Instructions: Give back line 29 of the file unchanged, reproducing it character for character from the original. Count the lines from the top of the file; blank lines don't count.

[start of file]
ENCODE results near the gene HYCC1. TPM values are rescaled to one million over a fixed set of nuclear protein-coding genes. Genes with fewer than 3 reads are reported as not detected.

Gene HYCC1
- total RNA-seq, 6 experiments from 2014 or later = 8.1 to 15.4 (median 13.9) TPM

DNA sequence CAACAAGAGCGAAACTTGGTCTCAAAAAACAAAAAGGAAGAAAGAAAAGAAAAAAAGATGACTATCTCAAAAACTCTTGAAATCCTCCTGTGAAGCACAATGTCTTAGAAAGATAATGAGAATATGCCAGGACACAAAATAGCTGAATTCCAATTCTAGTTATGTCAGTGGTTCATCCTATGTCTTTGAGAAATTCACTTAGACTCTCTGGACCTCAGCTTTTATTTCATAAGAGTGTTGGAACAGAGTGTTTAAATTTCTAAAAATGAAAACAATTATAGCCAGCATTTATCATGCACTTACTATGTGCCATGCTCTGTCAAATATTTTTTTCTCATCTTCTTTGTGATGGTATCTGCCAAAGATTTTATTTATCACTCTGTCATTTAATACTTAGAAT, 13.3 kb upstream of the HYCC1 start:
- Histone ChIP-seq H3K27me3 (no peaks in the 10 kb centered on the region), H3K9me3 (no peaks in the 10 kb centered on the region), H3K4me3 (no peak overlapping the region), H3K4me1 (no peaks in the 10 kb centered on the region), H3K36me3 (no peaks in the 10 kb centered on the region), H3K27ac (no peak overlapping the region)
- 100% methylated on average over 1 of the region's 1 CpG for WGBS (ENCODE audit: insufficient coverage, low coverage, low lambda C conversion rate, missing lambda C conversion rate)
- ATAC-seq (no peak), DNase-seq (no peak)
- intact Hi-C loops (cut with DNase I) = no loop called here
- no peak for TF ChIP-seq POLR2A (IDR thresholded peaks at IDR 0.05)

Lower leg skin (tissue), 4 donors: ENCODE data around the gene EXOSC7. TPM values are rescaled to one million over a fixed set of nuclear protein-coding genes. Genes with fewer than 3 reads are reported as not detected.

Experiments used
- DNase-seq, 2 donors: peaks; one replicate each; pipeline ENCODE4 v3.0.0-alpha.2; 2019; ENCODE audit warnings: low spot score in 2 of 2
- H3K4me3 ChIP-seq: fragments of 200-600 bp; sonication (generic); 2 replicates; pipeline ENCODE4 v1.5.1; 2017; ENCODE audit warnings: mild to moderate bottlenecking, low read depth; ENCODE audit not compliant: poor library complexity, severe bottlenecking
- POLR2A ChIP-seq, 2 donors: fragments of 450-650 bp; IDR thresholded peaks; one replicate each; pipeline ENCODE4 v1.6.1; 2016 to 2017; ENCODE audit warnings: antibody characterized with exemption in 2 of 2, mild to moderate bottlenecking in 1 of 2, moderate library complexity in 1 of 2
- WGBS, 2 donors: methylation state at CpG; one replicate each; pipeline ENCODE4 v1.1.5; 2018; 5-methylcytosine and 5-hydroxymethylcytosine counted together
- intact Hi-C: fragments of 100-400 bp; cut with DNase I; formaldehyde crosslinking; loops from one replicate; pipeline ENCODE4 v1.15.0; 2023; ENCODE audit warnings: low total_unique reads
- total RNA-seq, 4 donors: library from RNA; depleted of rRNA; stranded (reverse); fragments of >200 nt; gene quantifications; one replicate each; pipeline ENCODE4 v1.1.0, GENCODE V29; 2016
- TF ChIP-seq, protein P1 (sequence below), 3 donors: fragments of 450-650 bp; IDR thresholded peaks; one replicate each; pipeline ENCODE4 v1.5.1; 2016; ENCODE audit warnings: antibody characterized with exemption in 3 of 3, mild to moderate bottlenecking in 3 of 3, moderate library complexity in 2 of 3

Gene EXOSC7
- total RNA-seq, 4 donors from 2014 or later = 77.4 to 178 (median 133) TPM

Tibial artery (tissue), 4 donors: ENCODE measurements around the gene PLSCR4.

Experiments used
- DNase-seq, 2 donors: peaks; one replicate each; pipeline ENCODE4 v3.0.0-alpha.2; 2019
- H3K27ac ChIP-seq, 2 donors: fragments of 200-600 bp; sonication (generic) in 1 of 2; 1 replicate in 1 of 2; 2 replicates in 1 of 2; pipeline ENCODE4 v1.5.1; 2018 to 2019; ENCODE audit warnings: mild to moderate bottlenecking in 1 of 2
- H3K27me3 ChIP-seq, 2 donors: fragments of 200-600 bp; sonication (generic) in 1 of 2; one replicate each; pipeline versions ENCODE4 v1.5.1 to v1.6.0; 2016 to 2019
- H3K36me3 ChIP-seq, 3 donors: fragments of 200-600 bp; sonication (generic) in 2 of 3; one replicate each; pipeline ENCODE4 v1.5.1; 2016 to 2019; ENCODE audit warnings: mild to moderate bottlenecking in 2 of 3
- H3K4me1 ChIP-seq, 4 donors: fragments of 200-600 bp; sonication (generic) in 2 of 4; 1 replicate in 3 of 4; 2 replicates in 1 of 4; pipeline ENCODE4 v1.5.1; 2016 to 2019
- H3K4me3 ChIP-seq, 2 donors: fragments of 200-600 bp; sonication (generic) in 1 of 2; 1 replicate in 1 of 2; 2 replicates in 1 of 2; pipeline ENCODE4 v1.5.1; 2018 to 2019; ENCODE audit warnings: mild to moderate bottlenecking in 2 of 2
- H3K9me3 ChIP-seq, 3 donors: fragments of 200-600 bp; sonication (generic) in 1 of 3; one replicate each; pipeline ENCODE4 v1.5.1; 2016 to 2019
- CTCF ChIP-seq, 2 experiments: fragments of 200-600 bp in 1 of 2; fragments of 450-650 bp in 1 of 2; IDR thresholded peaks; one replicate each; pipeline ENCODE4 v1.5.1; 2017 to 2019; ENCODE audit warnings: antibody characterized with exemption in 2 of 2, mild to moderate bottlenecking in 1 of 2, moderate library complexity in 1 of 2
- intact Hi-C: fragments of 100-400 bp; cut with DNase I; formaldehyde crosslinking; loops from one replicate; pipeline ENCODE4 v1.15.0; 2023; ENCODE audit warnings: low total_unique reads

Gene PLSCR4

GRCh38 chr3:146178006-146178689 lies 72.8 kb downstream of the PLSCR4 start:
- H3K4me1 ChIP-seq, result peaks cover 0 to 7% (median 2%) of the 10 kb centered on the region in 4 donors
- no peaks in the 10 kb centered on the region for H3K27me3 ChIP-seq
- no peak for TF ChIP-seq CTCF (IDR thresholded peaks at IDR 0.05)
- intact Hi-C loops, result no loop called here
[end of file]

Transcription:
- H3K9me3 ChIP-seq, 3 donors: fragments of 200-600 bp; sonication (generic) in 1 of 3; one replicate each; pipeline ENCODE4 v1.5.1; 2016 to 2019